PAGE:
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Pre-arb players make up 38% of MLB player pool, but take only 7.2% of total salaries

U.S. one-hundred dollar bills are seen in this photo illustration at a bank in Seoul

U.S. one-hundred dollar bills are seen in this photo illustration at a bank in Seoul August 2, 2013. Picture taken August 2, 2013. South Korea’s foreign reserves jumped to a record high in July, the central bank said on August 5, 2013, appearing to support traders’ suspicions of dollar-buying intervention by currency authorities last month. The reserves stood at $329.71 billion at the end of July, up $3.27 billion from June, the Bank of Korea said in a statement, attributing the rise to management gains and the appreciation of the euro in July, which the Bank of Korea said was up 1.8 percent against the dollar last month. REUTERS/Kim Hong-Ji (SOUTH KOREA - Tags: BUSINESS)


At FanGraphs, Craig Edwards dug into the numbers to see how salaries are distributed across Major League Baseball. He has a number of interesting findings, some of which I’ll highlight here, but go check out the article as it’s worth your time.

The plight of players not yet eligible for arbitration has been covered a lot here lately, what with Gerrit Cole, Jacob deGrom, Jake Odorizzi, Brad Boxberger, and Kevin Kiermaier making headlines for protesting their relatively meager pay compared to their arbitration-eligible and free agent peers. So how bad do pre-arb players have it?

According to Edwards’ research, the average salary for a pre-arb player is $885,000. For an arbitration-eligible player, his average salary is $3.9 million, and for a veteran with six or more years of service time, his average salary is $11.3 million. The jump into arbitration-eligibility provides, by far, the biggest pay increase on a percentage basis. A player with less than three years of service time averages $960,000 while a player with three to four years of service time averages $2.72 million, a 183.3 percent increase. The next-highest percentage increase is going from 3-4 years of service to 4-5 ($4.37 million, 60.7%).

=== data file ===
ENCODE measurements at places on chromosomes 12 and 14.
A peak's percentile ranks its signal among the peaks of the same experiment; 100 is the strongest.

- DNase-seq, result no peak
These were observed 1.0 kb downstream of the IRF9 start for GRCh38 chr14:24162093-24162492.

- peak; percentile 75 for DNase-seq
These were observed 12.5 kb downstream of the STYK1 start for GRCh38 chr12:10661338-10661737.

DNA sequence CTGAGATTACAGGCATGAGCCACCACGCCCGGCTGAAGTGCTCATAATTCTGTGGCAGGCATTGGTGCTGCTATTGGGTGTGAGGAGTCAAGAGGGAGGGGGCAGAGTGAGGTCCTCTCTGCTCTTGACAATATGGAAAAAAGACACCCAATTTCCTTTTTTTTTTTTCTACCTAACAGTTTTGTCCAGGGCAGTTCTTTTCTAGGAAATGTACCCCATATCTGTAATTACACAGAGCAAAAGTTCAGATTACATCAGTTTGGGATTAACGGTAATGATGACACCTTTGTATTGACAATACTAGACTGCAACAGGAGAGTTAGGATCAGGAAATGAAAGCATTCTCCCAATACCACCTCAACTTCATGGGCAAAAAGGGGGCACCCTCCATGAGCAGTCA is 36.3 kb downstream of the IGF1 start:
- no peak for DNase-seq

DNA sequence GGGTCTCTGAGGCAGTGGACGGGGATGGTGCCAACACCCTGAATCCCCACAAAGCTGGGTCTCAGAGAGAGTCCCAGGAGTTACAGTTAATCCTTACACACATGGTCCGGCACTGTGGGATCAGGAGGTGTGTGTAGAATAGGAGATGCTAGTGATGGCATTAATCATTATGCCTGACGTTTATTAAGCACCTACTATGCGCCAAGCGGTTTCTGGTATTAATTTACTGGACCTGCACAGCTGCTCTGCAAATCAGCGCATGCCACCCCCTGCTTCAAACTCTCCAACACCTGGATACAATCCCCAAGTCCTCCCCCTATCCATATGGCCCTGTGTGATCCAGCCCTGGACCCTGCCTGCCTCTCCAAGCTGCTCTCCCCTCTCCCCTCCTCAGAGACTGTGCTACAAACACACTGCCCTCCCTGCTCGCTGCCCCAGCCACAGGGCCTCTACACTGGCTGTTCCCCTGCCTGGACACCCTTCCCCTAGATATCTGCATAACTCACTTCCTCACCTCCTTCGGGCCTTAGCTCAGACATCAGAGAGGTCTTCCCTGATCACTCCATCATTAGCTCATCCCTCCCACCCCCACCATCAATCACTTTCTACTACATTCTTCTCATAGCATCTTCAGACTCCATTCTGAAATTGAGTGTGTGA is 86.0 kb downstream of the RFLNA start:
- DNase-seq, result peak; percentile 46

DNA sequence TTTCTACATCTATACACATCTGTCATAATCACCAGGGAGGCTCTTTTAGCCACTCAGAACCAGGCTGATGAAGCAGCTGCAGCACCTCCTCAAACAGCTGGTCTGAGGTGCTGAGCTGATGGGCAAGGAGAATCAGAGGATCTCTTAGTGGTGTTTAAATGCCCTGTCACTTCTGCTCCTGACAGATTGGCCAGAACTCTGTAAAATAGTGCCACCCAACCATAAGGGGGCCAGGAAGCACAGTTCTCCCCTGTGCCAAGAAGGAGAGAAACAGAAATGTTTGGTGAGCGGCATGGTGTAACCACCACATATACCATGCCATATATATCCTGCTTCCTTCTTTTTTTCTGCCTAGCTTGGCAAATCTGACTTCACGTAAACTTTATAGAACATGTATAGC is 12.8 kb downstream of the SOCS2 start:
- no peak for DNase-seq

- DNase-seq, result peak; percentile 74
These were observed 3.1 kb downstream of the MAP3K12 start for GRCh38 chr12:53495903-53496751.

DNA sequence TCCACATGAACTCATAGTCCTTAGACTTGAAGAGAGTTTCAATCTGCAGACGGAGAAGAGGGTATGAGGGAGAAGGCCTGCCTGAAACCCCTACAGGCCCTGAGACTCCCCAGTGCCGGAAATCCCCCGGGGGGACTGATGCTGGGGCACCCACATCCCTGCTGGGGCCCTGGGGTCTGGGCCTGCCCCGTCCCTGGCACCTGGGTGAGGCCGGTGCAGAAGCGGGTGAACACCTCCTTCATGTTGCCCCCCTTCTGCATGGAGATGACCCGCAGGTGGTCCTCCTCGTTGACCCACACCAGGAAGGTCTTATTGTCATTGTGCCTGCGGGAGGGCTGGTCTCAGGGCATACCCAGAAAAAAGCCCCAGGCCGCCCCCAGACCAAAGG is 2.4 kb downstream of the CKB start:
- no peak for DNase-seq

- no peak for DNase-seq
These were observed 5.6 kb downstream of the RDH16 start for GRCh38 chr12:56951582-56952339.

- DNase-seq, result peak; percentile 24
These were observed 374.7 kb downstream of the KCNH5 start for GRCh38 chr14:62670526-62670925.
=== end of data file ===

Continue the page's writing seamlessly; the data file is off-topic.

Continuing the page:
Perhaps the most stark finding, illustrating the disparity clearly, is that players with less than three years of service time make up 38 percent of the Major League Baseball player pool, but take home only 7.2 percent of the total salaries. Players with seven or more years of service time -- 183 players in this sample, less than 25 percent -- take nearly 60 percent of total salaries.

While baseball doesn’t have the inequality of American society at large -- the top 1 percent owns about 40 percent of the nation’s wealth -- it is still quite imbalanced. This will be a topic that, at the very least, will be broached when the next Collective Bargaining Agreement is negotiated this coming winter. The aforementioned motley crew of five may very well have a case.

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